Profit From Items We All Need to Buy

Exchange-traded funds offer a convenient way to invest in sectors or niches that interest you. If you'd like to add some consumer-staple stocks to your portfolio, the Consumer Staples Select Sector SPDR could save you a lot of trouble. Instead of trying to figure out which companies will perform best, you can use this ETF to invest in lots of them simultaneously.

The basics
ETFs often sport lower expense ratios than their mutual fund cousins. The SPDR ETF's expense ratio -- its annual fee -- is a very low 0.18 %. It recently yielded 2.8%, too.

This ETF has performed well, beating the world market over the past three, five, and 10 years. As with most investments, of course, we can't expect outstanding performances in every quarter or year. Investors with conviction need to wait for their holdings to deliver.

Why consumer staples?
By definition, staples are items that we tend to buy no matter what the economy is doing. That makes companies making or selling staples attractive, as they add a defensive element to a portfolio, bolstering it in downturns.

More than a handful of consumer-staple companies had solid performances over the past year. Purchases of cigarettes are non-optional to most smokers, as they're addicted to them, and that helped Altria and Philip Morris International advance 18% and 11%, respectively. (The stocks yield 5.2% and 3.7%, respectively, too.) The latter is a spin-off of the former, focusing on sales outside the U.S., where the growth potential is higher and regulations and restrictions often lower. In the U.S., Altria faces a shrinking base of smokers and various other challenges such as anti-smoking campaigns and a possible ban of menthol cigarettes. Still, it's been growing.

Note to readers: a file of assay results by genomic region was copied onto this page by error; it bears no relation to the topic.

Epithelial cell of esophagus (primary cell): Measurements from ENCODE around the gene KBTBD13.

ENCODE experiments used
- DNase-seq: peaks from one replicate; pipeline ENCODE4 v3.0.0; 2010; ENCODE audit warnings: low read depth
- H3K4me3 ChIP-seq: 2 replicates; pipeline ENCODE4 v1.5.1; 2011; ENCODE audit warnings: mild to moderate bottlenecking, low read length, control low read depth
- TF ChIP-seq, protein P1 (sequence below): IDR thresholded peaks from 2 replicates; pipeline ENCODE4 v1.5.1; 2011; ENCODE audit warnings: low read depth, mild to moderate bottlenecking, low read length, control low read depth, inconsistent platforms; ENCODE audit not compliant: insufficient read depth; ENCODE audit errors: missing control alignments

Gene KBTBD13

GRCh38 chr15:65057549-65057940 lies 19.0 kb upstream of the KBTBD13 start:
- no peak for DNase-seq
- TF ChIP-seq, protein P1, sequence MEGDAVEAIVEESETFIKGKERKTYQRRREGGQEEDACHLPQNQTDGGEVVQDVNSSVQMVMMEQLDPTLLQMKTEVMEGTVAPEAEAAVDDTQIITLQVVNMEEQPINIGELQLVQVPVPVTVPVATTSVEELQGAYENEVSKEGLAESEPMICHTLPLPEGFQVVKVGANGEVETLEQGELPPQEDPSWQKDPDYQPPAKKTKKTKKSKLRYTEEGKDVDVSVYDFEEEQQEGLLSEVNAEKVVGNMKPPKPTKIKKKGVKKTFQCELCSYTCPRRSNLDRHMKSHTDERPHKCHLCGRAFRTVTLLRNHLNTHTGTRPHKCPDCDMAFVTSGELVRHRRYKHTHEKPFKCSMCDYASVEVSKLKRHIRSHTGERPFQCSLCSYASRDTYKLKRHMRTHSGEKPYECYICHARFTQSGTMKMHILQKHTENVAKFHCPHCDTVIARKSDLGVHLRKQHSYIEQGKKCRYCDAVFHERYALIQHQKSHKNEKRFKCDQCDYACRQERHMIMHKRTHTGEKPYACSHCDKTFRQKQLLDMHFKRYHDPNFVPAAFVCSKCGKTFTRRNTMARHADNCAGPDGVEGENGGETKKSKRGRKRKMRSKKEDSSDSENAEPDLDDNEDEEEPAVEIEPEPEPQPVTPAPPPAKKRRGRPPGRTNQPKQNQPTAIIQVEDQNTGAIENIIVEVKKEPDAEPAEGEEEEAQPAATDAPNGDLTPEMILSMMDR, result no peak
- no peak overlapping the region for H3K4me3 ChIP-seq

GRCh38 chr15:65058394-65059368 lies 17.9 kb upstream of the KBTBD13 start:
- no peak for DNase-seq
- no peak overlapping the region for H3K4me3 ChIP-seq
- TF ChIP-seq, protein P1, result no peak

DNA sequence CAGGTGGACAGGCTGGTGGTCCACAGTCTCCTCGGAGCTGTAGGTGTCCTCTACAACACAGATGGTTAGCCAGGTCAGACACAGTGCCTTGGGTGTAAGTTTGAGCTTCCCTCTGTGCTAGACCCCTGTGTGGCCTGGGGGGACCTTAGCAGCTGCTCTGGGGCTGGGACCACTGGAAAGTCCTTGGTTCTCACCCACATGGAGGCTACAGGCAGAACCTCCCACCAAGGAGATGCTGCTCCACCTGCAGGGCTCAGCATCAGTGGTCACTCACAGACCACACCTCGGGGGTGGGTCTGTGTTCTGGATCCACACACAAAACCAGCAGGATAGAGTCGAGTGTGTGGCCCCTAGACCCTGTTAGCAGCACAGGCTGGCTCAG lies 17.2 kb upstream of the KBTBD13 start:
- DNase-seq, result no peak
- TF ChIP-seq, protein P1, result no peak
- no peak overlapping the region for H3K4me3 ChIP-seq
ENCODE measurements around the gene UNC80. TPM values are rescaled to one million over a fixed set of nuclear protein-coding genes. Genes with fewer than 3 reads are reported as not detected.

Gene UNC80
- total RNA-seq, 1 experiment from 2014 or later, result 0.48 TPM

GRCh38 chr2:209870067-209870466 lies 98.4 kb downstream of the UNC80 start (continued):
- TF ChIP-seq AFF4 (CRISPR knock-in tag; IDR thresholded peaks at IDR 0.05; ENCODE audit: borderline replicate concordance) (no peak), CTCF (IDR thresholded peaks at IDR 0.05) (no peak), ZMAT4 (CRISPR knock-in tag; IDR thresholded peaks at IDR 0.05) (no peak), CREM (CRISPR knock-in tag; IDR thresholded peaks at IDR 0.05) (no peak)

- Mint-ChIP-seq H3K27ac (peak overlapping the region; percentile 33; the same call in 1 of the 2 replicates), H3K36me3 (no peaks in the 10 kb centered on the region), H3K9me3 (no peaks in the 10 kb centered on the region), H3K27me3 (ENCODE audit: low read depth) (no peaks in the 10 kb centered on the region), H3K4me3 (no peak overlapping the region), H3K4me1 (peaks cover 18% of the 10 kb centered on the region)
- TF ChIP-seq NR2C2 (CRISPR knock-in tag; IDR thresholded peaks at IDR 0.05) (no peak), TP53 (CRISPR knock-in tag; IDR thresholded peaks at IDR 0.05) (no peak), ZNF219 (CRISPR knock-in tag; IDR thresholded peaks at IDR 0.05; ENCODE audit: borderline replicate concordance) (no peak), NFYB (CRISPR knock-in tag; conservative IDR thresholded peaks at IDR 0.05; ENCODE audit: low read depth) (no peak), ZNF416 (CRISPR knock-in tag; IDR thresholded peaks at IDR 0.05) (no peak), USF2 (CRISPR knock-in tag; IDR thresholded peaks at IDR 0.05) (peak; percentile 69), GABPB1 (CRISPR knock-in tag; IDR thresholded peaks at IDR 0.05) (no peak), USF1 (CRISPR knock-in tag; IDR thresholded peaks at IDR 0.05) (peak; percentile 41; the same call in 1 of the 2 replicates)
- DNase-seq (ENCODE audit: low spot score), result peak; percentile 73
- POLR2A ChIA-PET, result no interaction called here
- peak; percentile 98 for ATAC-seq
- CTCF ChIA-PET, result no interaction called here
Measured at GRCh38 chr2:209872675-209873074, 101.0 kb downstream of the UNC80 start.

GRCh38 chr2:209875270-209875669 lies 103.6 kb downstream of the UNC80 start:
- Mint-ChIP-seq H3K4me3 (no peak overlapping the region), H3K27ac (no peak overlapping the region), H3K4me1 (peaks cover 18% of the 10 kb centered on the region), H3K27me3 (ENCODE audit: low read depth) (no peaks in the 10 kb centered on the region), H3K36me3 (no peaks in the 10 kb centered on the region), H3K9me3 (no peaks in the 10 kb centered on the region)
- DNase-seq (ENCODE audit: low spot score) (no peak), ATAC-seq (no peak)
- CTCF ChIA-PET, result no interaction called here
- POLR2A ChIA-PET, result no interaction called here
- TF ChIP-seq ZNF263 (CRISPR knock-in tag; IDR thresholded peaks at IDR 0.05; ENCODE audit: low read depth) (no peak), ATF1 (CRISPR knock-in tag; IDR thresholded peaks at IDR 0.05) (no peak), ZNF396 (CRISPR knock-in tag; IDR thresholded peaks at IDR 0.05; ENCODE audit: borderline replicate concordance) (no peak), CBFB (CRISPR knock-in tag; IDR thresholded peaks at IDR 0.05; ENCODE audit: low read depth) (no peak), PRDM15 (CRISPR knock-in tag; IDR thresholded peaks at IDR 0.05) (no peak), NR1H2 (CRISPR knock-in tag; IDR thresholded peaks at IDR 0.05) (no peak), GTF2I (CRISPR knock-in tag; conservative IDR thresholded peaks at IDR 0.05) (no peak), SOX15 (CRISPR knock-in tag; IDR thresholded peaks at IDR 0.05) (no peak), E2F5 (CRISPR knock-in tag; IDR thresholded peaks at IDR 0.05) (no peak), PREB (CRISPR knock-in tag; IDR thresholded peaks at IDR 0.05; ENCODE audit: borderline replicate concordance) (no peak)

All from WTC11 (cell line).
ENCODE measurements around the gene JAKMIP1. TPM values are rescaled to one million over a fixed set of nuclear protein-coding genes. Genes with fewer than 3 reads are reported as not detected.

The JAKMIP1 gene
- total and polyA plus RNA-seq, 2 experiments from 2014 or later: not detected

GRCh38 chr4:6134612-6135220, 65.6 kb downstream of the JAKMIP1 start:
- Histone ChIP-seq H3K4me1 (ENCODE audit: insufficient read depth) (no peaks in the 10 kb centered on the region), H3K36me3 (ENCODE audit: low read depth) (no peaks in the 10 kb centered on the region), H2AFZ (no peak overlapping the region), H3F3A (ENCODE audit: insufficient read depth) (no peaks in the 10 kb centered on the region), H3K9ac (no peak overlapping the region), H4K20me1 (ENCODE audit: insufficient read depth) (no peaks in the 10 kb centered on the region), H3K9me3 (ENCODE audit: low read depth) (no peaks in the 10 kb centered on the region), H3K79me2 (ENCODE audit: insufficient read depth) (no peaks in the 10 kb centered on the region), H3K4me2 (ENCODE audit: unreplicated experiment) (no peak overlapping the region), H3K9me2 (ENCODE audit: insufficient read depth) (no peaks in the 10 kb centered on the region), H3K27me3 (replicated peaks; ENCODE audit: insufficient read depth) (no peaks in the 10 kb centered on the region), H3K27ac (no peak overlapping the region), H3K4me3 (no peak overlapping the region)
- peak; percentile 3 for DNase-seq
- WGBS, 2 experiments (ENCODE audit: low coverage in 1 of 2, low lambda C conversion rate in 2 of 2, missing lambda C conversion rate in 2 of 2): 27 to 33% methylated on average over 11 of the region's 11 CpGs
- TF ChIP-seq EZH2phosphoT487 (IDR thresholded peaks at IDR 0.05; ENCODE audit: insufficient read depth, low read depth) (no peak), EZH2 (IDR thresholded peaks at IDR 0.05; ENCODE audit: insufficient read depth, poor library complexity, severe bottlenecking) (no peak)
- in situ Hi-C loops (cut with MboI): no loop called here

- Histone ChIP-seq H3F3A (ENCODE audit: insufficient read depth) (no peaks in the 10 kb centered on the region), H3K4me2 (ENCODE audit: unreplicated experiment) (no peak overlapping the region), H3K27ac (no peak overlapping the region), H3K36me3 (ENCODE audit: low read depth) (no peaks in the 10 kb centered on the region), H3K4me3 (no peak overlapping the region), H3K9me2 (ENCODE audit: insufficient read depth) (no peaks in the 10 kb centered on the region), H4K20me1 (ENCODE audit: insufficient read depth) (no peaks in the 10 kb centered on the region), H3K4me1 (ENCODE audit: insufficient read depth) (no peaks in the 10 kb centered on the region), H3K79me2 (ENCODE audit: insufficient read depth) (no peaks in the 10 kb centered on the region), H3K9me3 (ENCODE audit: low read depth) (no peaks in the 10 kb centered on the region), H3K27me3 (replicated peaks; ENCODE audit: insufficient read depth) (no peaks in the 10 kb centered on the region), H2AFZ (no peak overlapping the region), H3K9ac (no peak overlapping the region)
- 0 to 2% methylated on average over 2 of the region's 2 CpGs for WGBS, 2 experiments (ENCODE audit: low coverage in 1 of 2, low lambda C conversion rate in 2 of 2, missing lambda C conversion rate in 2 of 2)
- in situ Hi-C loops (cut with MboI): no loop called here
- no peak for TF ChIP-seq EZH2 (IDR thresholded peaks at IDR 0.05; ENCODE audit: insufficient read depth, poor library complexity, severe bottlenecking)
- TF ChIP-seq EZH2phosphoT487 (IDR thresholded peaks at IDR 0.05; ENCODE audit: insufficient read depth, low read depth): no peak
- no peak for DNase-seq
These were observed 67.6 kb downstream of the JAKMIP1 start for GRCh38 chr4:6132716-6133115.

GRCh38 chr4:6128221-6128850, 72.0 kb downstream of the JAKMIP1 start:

Philip Morris has a new CEO, and one of its recent promising developments is news that tobacco might be used in flu vaccines. Meanwhile, though, it's being hurt by a strong dollar but should eventually get a boost from a recovering Europe.

Sysco , leading in the delivery of food products to restaurants and other institutions, gained 18%, for example, and recently yielded 3.3%. The stock is near its 52-week high, despite challenges from weak restaurant traffic and rising food costs, but our improving economy should help. Meanwhile, it's a dividend titan and has been able to maintain its profit margins while cutting costs. It's planning to expand internationally, too. Sysco isn't likely to be a rapid grower, but it can be a relatively steady performer for you.

Mondelez International , spun off from Kraft to focus on the international arena, gained 14%. It's able to grow faster than its North American counterpart, as many foreign economies are developing and more dynamic than the established first world. The company recently announced plans to buy back up to $1.2 billion worth of shares, though that might not be advisable until the shares seem cheap. Right now, the company's P/E is 33 and its forward P/E is 16 -- and it carries a lot of debt as well, though it has been paying that down.

The big picture
Demand for staples isn't going away anytime soon. A well-chosen ETF can grant you instant diversification across any industry or group of companies -- and make investing in and profiting from it that much easier.

Tobacco companies have been under siege in the U.S. for decades, as waves of litigation, regulation, and anti-smoking campaigns have given the industry a black eye. Yet Philip Morris International focuses on overseas markets, where business prospects generally look brighter. Investors have been happy with its stock's performance, but is Philip Morris still a buy? Find out in The Motley Fool's premium research report on the company, which includes in-depth analysis of its opportunities and challenges ahead. To claim your report just click here now.

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Longtime Fool contributor Selena Maranjian, whom you can follow on Twitter, has no position in any stocks mentioned. The Motley Fool recommends Sysco and owns shares of Philip Morris International. Try any of our Foolish newsletter services free for 30 days. We Fools don't all hold the same opinions, but we all believe that considering a diverse range of insights makes us better investors. The Motley Fool has a disclosure policy.

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